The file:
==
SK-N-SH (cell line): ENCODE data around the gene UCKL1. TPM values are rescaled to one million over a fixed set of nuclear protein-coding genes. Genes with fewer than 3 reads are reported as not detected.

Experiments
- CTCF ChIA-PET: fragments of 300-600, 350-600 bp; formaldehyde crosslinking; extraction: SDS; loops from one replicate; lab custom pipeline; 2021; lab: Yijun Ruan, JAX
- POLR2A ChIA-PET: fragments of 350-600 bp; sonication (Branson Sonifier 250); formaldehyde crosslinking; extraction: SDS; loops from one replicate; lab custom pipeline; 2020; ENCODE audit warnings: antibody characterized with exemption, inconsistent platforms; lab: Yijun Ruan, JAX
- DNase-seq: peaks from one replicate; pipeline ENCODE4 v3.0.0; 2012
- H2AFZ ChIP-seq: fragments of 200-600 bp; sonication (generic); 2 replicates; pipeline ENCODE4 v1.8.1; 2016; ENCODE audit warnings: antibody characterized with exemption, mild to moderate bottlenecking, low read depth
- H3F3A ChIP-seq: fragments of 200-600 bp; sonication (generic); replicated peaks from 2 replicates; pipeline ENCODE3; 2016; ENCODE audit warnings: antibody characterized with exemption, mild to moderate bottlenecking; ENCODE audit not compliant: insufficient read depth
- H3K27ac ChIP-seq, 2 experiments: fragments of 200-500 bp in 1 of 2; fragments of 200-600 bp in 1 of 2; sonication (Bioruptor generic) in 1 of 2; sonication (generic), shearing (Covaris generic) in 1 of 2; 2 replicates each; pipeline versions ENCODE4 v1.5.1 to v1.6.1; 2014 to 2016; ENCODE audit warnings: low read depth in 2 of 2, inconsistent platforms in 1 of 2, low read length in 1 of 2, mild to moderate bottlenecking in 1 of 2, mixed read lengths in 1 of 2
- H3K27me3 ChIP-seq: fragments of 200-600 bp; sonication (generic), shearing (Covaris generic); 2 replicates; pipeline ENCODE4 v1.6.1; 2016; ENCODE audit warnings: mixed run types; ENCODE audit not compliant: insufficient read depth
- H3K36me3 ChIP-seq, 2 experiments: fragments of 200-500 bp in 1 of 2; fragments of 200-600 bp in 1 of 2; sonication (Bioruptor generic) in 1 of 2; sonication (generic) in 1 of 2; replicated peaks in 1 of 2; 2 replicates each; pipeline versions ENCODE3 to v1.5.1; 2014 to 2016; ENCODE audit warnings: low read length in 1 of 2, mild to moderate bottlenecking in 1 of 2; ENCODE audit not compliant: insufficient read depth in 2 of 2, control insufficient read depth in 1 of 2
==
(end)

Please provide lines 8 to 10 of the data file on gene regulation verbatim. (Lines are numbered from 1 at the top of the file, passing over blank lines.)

- H3K27ac ChIP-seq, 2 experiments: fragments of 200-500 bp in 1 of 2; fragments of 200-600 bp in 1 of 2; sonication (Bioruptor generic) in 1 of 2; sonication (generic), shearing (Covaris generic) in 1 of 2; 2 replicates each; pipeline versions ENCODE4 v1.5.1 to v1.6.1; 2014 to 2016; ENCODE audit warnings: low read depth in 2 of 2, inconsistent platforms in 1 of 2, low read length in 1 of 2, mild to moderate bottlenecking in 1 of 2, mixed read lengths in 1 of 2
- H3K27me3 ChIP-seq: fragments of 200-600 bp; sonication (generic), shearing (Covaris generic); 2 replicates; pipeline ENCODE4 v1.6.1; 2016; ENCODE audit warnings: mixed run types; ENCODE audit not compliant: insufficient read depth
- H3K36me3 ChIP-seq, 2 experiments: fragments of 200-500 bp in 1 of 2; fragments of 200-600 bp in 1 of 2; sonication (Bioruptor generic) in 1 of 2; sonication (generic) in 1 of 2; replicated peaks in 1 of 2; 2 replicates each; pipeline versions ENCODE3 to v1.5.1; 2014 to 2016; ENCODE audit warnings: low read length in 1 of 2, mild to moderate bottlenecking in 1 of 2; ENCODE audit not compliant: insufficient read depth in 2 of 2, control insufficient read depth in 1 of 2